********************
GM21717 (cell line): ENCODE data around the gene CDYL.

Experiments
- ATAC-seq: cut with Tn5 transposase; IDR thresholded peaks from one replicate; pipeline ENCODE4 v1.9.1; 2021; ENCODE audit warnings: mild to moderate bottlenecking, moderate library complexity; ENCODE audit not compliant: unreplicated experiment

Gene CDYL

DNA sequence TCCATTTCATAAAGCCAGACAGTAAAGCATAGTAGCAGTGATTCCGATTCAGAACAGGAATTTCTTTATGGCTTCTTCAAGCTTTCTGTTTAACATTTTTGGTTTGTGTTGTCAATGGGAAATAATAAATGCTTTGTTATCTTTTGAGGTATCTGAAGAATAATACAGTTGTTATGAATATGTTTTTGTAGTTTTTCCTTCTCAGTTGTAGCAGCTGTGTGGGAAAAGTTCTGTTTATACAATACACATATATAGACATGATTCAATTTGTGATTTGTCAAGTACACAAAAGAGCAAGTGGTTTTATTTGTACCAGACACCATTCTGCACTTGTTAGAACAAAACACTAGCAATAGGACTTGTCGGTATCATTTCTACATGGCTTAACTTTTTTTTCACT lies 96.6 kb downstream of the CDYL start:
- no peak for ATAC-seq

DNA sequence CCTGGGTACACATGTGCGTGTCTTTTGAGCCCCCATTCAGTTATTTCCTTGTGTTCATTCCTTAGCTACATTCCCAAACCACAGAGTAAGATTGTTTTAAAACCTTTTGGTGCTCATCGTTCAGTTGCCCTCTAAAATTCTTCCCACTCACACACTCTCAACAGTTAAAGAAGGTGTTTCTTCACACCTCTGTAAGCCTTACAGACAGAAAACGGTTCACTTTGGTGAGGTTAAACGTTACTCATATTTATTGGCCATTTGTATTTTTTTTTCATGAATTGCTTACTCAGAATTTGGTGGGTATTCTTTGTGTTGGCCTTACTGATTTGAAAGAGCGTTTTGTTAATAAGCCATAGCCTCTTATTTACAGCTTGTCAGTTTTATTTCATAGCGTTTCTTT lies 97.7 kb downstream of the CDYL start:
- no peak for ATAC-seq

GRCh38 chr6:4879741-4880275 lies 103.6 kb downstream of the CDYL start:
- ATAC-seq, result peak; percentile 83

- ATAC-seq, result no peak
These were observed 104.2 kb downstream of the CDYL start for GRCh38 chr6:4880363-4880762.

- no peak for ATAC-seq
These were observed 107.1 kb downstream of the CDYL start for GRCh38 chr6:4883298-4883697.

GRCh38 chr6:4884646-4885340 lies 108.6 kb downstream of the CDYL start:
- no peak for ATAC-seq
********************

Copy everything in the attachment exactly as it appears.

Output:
GM21717 (cell line): ENCODE data around the gene CDYL.

Experiments
- ATAC-seq: cut with Tn5 transposase; IDR thresholded peaks from one replicate; pipeline ENCODE4 v1.9.1; 2021; ENCODE audit warnings: mild to moderate bottlenecking, moderate library complexity; ENCODE audit not compliant: unreplicated experiment

Gene CDYL

DNA sequence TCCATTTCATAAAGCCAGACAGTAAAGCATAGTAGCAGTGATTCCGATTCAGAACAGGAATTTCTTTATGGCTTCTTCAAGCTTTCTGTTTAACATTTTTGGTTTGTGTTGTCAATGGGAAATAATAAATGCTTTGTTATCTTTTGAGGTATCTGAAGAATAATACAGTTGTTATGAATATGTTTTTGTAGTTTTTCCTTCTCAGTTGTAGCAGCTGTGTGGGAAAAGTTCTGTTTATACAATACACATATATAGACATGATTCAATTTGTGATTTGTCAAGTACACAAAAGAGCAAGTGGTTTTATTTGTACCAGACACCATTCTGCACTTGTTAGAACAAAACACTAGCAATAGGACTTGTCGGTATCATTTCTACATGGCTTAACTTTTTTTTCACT lies 96.6 kb downstream of the CDYL start:
- no peak for ATAC-seq

DNA sequence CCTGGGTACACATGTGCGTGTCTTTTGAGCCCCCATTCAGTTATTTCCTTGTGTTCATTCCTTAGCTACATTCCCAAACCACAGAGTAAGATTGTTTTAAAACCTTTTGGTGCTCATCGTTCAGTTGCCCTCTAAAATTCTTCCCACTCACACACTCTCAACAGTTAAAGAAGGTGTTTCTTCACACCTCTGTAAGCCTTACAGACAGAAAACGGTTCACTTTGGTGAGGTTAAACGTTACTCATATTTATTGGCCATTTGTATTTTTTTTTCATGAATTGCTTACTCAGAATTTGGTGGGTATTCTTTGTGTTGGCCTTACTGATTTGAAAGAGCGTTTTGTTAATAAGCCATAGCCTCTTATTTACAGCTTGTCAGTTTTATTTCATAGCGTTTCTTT lies 97.7 kb downstream of the CDYL start:
- no peak for ATAC-seq

GRCh38 chr6:4879741-4880275 lies 103.6 kb downstream of the CDYL start:
- ATAC-seq, result peak; percentile 83

- ATAC-seq, result no peak
These were observed 104.2 kb downstream of the CDYL start for GRCh38 chr6:4880363-4880762.

- no peak for ATAC-seq
These were observed 107.1 kb downstream of the CDYL start for GRCh38 chr6:4883298-4883697.

GRCh38 chr6:4884646-4885340 lies 108.6 kb downstream of the CDYL start:
- no peak for ATAC-seq